Need for More Tar Sands Imports Called Into Question With Latest U.S. Energy Data

In 2040, domestic crude oil output will still be higher than it is today. Will the country's shifting energy picture affect Keystone XL's prospects?

The nation's changing energy landscape could relieve some of the pressure on President Obama to approve the controversial Keystone XL pipeline, designed to carry Canadian oil to the Texas Gulf Coast. Credit: Chris Dilts

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WASHINGTON—The U.S. Energy Department has sharply cut its forecast for crude oil imports in the next several years, saying that domestic oil will replace imports at a much faster rate than it expected just a few months ago.

Imports in 2016 will be one million barrels a day lower than it projected in April, the department’s Energy Information Administration (EIA) said Monday in its preliminary annual energy outlook for 2014 and beyond.

“With growth in both oil and natural gas production, we see the U.S. moving closer toward self-sufficiency, and there are some very interesting economic and geopolitical implications to all that,” said Adam Sieminski, the EIA’s administrator, at a briefing.

The rapidly changing energy picture could relieve some of the pressure on President Obama to approve one major new conduit for crude oil imports, the Keystone XL pipeline. If built, the project would carry 860,000 barrels a day of crude oil, mostly from Canada’s tar sands, to U.S. refineries on the Texas coast, starting as early as 2016.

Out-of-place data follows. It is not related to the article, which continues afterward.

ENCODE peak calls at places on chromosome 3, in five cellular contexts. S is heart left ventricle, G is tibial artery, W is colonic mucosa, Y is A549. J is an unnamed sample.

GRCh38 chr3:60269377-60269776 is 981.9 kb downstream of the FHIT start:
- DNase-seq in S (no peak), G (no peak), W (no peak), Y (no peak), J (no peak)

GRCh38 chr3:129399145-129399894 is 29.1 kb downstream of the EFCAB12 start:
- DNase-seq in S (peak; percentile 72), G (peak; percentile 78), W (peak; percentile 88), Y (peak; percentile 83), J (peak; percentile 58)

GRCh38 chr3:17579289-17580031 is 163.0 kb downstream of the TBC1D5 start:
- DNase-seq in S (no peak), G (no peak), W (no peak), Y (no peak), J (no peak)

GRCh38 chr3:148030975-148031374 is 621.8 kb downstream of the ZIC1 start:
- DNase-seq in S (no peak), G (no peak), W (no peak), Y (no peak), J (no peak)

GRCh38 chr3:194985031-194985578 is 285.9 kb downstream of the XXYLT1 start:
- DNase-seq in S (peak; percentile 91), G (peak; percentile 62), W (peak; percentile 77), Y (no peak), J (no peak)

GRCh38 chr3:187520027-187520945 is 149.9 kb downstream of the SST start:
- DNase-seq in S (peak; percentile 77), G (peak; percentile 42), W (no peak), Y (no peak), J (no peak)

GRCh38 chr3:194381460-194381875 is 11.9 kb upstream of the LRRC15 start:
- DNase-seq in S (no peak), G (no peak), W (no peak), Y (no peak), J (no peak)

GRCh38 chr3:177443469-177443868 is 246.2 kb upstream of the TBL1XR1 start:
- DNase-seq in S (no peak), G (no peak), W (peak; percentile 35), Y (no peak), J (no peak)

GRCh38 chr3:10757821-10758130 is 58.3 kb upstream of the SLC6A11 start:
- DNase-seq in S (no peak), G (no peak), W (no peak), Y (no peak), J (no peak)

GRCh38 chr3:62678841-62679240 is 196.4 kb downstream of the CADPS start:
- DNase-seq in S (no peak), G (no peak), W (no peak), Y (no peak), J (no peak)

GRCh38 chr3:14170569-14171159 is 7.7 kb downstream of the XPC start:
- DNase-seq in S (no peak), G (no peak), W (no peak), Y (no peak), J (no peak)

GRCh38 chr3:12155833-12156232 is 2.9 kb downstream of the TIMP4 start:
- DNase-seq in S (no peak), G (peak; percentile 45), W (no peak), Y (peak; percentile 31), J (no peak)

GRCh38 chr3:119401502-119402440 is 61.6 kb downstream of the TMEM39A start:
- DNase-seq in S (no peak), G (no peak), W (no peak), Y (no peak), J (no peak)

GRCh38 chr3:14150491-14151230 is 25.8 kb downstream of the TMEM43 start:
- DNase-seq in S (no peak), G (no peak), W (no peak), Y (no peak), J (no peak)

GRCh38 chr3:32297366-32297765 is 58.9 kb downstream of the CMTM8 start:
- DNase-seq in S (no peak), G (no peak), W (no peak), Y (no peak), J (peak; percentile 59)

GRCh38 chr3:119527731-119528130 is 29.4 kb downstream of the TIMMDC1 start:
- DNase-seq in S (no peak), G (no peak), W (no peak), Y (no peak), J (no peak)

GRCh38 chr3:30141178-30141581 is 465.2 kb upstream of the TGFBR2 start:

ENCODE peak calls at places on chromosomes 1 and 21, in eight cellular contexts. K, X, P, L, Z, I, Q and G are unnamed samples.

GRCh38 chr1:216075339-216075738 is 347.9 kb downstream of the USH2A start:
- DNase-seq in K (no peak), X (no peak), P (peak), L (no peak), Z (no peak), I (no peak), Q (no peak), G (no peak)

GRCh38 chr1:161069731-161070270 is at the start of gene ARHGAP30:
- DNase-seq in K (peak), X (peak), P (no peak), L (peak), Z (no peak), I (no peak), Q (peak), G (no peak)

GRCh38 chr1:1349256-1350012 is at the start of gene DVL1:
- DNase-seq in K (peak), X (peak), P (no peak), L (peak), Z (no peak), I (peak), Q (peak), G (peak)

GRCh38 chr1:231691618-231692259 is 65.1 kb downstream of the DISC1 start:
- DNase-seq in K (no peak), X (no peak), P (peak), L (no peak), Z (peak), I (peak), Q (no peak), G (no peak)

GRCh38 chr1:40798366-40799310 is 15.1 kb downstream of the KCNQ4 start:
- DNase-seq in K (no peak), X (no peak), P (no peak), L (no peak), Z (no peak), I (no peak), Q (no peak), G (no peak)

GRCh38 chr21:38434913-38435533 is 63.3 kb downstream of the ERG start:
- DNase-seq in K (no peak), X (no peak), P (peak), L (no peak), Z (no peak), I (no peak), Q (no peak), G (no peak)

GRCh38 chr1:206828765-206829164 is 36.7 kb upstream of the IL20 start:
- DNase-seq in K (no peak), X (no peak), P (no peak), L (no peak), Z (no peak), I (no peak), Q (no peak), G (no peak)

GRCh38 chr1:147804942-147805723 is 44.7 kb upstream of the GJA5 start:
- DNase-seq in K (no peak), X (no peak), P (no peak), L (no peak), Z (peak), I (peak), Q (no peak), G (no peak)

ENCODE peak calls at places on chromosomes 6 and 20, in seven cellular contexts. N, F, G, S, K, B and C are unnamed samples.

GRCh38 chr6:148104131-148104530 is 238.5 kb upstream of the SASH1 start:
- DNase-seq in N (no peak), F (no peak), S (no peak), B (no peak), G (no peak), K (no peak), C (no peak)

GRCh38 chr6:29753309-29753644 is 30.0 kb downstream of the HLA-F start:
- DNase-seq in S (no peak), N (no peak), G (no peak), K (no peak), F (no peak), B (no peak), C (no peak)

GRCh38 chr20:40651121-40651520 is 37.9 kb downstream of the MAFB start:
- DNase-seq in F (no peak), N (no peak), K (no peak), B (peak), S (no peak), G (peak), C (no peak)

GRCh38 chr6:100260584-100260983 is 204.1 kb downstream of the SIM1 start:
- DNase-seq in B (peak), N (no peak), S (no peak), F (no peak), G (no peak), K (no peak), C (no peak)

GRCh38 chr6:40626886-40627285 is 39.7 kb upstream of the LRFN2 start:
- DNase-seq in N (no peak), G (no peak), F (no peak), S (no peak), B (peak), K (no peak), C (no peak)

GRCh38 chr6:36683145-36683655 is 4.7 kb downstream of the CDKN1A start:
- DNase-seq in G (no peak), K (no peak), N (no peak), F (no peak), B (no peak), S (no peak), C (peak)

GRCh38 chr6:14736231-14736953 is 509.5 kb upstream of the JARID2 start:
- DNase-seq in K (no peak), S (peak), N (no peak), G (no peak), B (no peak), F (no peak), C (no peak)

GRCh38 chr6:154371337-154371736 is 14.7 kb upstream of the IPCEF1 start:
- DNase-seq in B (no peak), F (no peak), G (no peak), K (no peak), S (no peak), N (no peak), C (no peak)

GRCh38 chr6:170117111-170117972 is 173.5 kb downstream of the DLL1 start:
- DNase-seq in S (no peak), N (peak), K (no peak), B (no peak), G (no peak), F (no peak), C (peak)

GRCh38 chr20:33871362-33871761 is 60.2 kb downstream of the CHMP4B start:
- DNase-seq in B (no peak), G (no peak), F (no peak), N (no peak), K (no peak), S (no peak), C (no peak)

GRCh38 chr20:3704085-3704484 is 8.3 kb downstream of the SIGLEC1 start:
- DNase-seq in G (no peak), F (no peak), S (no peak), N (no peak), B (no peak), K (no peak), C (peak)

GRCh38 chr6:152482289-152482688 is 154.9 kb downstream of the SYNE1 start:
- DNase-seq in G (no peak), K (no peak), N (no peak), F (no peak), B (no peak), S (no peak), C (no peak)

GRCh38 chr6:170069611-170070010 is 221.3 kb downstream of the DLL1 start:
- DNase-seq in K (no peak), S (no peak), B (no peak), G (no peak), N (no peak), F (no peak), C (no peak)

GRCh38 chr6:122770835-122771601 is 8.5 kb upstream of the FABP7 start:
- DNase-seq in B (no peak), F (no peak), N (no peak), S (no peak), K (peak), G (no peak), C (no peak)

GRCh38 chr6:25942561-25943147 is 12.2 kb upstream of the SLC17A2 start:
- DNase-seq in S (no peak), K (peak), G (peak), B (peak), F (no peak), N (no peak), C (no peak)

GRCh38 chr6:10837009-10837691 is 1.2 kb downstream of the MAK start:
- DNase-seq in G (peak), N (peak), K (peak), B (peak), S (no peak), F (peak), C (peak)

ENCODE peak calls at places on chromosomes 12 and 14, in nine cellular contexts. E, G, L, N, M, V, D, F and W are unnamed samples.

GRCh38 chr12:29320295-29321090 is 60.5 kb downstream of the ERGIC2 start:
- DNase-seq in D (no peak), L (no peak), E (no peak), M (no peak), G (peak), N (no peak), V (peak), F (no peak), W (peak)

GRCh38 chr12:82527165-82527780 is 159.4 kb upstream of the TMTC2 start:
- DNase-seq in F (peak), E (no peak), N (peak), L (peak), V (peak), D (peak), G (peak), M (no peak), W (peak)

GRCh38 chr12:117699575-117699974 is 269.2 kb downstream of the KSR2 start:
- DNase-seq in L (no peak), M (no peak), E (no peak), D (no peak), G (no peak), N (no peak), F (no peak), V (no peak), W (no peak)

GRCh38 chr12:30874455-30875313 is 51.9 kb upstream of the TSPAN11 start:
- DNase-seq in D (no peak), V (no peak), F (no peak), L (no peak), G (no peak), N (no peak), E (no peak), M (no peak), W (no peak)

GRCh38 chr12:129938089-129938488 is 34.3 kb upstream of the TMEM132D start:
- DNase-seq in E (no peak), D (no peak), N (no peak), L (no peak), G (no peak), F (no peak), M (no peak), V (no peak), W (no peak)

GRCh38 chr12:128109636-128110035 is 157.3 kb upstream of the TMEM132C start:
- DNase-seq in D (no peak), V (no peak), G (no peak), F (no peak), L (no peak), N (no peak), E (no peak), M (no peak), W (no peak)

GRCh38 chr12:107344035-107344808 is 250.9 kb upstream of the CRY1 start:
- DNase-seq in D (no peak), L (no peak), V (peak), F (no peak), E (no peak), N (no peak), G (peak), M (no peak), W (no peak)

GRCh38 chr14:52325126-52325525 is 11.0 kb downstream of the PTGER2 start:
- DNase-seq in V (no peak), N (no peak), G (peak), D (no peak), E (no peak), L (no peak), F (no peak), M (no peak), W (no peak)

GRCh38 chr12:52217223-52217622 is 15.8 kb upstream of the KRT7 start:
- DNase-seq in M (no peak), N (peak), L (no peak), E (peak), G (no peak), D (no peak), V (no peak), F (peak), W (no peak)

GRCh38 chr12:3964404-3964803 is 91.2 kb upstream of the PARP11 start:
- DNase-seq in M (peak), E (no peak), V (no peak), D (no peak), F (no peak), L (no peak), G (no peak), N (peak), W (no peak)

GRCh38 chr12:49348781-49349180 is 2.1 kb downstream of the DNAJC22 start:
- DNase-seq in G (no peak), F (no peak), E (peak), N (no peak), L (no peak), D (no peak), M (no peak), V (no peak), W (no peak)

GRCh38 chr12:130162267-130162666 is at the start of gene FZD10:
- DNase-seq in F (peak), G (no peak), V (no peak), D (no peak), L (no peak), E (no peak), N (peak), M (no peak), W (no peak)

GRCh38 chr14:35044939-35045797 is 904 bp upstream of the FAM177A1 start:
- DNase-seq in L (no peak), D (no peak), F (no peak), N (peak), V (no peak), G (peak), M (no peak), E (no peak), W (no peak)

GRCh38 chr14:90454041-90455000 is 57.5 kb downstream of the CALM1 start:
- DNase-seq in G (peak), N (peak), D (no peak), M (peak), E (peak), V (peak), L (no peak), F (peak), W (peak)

Obama’s decision is expected some time next year, after more than five years of review. Forecasts like the one issued Monday have been used by the administration to think through its decision, and pipeline opponents say the latest data undercuts the rationale for the project.

Anthony Swift, an attorney in the international program of the Natural Resources Defense Council, said the new data shows that “we simply don’t need this tar sands pipeline.”

Shawn Howard, a spokesman for TransCanada, the Keystone’s builder, said the new forecast “does not erode the case” for the pipeline. Even under the lower forecast, he said, “Americans will continue to import anywhere between five to eight million barrels a day out to 2040.”

“Our customers have signed long-term commercial contracts because they understand the need for the oil that Keystone XL will bring to U.S. refineries,” he said. “We have a waiting list of customers interested in securing capacity on Keystone XL if it becomes available.”

CHART: Crude oil imports from Canada are seen increasing significantly in 2014 and 2015, before the Keystone XL could possibly be built. They then remain flat for the next 20 years at less than 3.5 million barrels a day before rising again.